Cliff Saran is the managing editor (technology) on Computer Weekly magazine responsible for commissioning, writing and overseeing the magazine strategy concerning all matters relating to technology from up-and-coming research and development to systems management challenges and legacy support and maintenance.
Cliff has been writing about these subjects since the early 1990s. In his current role, he writes a regular blog called Cliff Saran’s IT FUD blog which aims to unravel the hype, weed out the fear uncertainty and doubt spun by the massive marketing machinery in the IT industry.
You can contact Cliff by emailing [email protected].
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The central IT department at Oxford University is beta testing a cloud service, which could pave the way to shared university services.
In response to an 80% cut in funding, the university has been pioneering a shared database service, built on a private cloud using VMware.
Oxford received £1.4m in government funding to develop the shared services. "We built a private cloud and demonstrated we could move it into the public cloud," said Stuart Lee, head of IT at the University of Oxford.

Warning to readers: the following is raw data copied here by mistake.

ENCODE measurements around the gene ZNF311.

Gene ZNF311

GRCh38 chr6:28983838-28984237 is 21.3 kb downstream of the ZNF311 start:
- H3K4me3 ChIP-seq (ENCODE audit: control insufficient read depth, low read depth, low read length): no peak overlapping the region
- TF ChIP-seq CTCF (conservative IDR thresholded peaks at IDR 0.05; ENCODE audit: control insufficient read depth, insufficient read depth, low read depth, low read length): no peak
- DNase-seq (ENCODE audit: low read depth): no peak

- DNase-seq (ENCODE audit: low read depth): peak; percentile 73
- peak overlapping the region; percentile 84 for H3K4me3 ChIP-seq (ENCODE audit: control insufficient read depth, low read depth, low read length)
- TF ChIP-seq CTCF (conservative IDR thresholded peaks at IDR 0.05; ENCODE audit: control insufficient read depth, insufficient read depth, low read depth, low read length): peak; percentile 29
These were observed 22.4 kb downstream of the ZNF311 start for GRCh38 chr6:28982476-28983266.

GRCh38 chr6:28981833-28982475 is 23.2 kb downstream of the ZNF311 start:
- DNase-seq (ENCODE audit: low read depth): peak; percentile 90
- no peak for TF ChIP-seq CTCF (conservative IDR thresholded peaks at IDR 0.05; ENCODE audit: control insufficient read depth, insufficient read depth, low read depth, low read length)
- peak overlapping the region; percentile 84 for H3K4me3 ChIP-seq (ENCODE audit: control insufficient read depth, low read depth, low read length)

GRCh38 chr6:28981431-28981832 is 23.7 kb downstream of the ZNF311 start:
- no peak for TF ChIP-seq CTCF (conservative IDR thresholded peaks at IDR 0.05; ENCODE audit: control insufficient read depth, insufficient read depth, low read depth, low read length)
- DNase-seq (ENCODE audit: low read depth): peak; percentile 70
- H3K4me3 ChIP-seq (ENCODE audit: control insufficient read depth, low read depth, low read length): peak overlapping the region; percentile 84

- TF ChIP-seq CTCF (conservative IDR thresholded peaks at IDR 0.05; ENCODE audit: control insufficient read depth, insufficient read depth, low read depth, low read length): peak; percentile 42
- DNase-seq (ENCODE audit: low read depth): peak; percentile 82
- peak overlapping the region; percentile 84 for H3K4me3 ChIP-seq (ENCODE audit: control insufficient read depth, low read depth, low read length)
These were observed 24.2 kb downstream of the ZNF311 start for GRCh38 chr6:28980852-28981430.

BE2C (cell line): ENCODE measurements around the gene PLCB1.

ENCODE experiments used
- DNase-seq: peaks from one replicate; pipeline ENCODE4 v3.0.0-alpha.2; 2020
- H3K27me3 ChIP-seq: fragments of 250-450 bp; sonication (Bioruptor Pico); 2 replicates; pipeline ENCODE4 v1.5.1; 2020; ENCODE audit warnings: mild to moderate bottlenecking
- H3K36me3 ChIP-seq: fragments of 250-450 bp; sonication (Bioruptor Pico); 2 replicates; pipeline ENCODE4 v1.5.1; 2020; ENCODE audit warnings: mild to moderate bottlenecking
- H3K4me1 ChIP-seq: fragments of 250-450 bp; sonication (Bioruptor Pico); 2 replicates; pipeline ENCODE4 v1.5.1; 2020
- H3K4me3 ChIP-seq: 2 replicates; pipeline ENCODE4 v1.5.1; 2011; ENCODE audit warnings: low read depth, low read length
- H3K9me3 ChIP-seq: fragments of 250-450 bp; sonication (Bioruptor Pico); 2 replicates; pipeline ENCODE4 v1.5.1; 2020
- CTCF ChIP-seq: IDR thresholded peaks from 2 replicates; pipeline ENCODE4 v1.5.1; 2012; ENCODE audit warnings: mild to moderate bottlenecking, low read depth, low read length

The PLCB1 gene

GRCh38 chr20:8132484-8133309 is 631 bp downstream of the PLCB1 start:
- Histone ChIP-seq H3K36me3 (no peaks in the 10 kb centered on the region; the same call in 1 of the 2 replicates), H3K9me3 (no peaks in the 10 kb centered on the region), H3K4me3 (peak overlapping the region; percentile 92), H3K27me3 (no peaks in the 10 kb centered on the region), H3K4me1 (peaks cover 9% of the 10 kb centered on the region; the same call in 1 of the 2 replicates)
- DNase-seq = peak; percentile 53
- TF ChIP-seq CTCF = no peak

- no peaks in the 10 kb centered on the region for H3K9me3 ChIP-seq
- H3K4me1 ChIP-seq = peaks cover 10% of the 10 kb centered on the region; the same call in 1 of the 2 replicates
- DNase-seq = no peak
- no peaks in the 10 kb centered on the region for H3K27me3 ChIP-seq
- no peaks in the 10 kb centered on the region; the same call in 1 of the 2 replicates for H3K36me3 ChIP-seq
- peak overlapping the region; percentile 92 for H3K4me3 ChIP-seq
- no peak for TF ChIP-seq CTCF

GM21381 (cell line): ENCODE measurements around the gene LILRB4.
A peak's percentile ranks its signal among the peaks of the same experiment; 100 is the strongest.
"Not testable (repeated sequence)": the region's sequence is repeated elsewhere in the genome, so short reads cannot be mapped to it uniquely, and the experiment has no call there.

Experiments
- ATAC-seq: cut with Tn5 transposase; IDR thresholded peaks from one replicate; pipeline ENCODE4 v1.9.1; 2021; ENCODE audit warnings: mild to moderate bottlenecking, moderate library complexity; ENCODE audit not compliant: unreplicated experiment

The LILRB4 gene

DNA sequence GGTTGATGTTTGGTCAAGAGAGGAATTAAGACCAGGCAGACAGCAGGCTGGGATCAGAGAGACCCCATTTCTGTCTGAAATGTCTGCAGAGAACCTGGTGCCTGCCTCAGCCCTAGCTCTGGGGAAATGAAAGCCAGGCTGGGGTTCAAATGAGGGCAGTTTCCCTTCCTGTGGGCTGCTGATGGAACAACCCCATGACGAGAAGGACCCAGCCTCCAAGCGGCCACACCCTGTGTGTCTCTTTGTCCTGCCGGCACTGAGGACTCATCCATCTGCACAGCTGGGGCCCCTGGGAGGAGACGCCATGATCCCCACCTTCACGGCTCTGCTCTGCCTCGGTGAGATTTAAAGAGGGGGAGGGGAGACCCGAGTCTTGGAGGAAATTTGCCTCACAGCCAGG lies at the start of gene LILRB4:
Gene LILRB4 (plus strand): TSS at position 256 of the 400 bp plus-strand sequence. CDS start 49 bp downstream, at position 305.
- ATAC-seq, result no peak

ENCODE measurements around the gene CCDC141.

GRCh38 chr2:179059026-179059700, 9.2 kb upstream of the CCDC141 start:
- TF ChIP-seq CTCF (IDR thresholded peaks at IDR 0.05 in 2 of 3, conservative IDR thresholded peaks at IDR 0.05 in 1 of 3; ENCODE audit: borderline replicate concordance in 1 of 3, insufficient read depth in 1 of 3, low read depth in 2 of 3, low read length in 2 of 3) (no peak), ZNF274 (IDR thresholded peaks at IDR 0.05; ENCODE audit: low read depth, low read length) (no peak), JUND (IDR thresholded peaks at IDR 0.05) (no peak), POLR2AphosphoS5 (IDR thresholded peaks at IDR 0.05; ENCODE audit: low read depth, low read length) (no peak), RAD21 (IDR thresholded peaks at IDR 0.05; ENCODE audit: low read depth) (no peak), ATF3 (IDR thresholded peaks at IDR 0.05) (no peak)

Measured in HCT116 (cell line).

IT at Oxford is devolved, so Lee needed to prove his service was more compelling than what departments could purchase externally.
"Previously, people would buy a piece of kit and put it under their desk. When the money ran out, they didn't know what to do with it," he explained during a panel session at VMworld in Copenhagen.
The service not only provides the application to the researchers, but also helps them manage the data. It needs to be made available for 10 years. "Our strategy is to migrate data at the end of life [of a piece of research] to the university library, which is savvy with keeping records long-term," said Lee.
Lee chose a private cloud to stop university departments building what he describes as "shadow datacentres, that sit in broom cupboards". His goal was to make it compelling for the departments to use the shared service instead. The private cloud also overcomes the problem with researchers reluctant to put their research in a public cloud.
The database-as-a-service is the start of a far wider project. Since all the code is open source, Lee hopes to offer the service through Janet, the Joint Academic Network, which would act as a service broker. In the future, Oxford's IT may offer a service catalogue of applications, analogous to Apple's AppStore, enabling researchers from Oxford and other universities to buy IT services and applications on a pay-per-use basis.
Read more from VMworld 2011:
- Kaiser Permanente splits systems support to reduce helpdesk toll
- Tui solves storage bottleneck with vCenter>
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